BALTIMORE -- Democratic candidates Clarence (Du) Burns and Kurt L. Schmoke are entering the final weeks in the race for mayor here, and voters are faced with a historic option: For the first time they will choose between two black candidates for their chief executive.

This port city of 780,000 is among the last of the predominantly black metropolises in the country to elect a black mayor, due in part to the long and popular reign of William Donald Schaefer, now governor of Maryland. Baltimore's population is about 55 percent black.

But unlike many other cities, including Chicago in 1983 and Philadelphia this year, where white and black candidates have been pitted against each other in often-polarizing struggles, Baltimore has no major white challenger in the Democratic primary Sept. 15. With 88 percent of the voters registered as Democrats, the primary is considered tantamount to election here. No major Republican candidate is seeking the office.

In Baltimore, the two generally liberal candidates themselves speak to a new phase in black politics. Burns is a rough-hewn, high school-educated pol whose career advanced because of his success at machine politics, and who might have expected the four-year term as mayor to be his for the asking. But he faces an uphill battle against Schmoke, the Ivy League prosecutor whose resume appeals to white and black professionals and whose law-and-order stance is attractive to poorer blacks in neighborhoods besieged by drugs and crime.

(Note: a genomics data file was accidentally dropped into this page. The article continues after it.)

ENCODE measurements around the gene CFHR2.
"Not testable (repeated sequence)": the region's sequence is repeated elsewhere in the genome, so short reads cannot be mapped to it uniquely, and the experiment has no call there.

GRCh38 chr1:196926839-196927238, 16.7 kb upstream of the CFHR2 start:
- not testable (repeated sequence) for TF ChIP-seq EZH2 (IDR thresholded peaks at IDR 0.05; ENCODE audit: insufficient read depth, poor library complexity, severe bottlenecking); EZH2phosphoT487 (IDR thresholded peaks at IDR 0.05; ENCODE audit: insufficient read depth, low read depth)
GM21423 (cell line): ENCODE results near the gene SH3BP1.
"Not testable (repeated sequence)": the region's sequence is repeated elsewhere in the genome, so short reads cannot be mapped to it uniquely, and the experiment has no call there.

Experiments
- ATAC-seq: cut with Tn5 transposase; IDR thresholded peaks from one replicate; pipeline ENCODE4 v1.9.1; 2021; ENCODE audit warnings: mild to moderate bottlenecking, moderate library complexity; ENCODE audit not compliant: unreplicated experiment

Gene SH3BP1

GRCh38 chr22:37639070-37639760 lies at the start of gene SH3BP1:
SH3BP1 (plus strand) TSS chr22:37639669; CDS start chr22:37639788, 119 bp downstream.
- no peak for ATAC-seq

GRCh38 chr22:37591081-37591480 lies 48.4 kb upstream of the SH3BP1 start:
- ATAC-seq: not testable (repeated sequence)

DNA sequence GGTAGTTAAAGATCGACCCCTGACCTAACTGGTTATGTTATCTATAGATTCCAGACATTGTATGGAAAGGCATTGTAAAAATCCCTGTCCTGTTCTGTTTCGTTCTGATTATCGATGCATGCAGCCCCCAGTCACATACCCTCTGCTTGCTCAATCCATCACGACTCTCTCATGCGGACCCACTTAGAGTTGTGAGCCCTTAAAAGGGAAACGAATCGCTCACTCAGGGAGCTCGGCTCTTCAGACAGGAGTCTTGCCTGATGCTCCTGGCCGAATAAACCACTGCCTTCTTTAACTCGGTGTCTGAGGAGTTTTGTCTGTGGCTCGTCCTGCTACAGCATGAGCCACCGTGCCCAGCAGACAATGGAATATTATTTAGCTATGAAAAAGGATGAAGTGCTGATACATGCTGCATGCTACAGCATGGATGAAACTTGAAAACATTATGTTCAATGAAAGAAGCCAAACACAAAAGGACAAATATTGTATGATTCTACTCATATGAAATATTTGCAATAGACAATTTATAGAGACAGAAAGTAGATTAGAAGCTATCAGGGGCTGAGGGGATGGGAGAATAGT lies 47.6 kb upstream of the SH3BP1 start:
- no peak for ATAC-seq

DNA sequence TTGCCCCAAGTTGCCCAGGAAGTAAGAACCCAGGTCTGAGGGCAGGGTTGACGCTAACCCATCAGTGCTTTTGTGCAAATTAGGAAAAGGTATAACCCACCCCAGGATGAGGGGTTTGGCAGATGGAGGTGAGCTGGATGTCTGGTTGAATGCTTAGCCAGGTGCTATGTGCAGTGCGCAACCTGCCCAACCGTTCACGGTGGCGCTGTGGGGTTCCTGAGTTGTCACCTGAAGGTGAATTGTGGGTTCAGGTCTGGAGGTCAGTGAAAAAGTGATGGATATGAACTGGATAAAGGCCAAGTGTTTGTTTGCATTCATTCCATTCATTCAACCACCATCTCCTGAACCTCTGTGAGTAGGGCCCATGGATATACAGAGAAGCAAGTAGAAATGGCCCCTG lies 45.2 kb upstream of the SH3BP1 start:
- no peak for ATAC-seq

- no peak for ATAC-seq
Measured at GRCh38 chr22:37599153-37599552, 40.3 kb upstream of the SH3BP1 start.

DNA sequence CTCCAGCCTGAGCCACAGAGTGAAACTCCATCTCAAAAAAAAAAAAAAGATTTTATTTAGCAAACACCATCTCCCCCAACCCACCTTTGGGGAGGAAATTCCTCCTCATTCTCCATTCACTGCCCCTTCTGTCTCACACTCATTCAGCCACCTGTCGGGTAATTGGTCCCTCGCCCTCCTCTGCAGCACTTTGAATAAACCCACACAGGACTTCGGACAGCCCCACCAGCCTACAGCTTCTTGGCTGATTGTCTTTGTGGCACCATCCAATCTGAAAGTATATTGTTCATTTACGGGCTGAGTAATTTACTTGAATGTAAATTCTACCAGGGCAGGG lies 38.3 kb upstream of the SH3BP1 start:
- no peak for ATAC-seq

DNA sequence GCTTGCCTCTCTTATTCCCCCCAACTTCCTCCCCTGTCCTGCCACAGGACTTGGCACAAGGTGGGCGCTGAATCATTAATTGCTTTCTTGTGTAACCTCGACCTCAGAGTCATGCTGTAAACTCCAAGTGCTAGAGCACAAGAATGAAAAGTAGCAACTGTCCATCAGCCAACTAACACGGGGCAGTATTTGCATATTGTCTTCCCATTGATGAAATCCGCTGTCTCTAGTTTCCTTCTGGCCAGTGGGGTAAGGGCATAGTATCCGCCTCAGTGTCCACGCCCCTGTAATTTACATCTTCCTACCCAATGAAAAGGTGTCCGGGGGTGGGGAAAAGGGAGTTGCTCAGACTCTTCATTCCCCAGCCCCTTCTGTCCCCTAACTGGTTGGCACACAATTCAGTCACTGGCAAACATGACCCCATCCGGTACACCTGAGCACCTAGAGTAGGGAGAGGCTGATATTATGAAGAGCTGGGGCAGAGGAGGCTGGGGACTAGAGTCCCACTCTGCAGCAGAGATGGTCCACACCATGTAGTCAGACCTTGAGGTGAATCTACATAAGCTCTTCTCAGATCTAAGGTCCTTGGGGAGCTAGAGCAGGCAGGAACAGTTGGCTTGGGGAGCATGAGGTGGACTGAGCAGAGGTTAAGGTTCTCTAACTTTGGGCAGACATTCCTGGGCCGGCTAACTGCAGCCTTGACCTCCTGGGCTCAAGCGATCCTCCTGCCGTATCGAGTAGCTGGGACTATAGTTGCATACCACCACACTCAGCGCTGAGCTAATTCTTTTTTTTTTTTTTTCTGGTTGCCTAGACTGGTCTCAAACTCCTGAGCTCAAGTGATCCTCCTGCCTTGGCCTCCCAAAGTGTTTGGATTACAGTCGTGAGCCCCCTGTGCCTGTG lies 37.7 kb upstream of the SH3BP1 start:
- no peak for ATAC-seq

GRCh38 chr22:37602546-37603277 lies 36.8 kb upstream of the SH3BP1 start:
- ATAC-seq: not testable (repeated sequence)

So far, Schmoke is running far ahead of Burns in opinion polls, and interest in the race appears to have sagged. Tonight at 8, the two face each other in a one-time television debate (WMAR, Channel 2), which could reignite some interest.

The absence of a white candidate in the race has created a political anomaly: two black candidates fighting over white working-class voters -- Schmoke's weakest source of support and a last hope for Burns.

Nowhere is this more evident than in the white working-class enclaves of Baltimore, those strongholds of old-line Democratic clubs and machine politics that traditionally vote conservative.

Burns, the 68-year-old incumbent who fought his way from high school janitor to the top of the political heap, is very much a part of that old system. A political disciple of Schaefer, Burns ascended to the City Council presidency and then automatically inherited the mayor's post when Schaefer moved to the State House in January.

But after months of campaigning he still has the underdog status. As a result, he is counting on his friends in the row houses of Hampden, Highlandtown and Locust Point -- neighborhoods that encompass a mix of Polish, Italian, German and other ethnic groups -- for crucial help in what he says is the last election he plans to enter.

Coupled with that, Burns strategists are counting on what they perceive as a latent distrust among blue-collar voters of sleek, monied candidates with fancy academic credentials -- in a word, Kurt Schmoke.

Schmoke, 37, currently Baltimore state's attorney, exudes a clean-cut scholar-athlete image: championship high school quarterback, captain of the Yale football team and Yale's first black senior class president, Rhodes scholar, Harvard law school graduate, one-time White House aide and member of a blue-chip Baltimore law firm before he entered politics in 1982.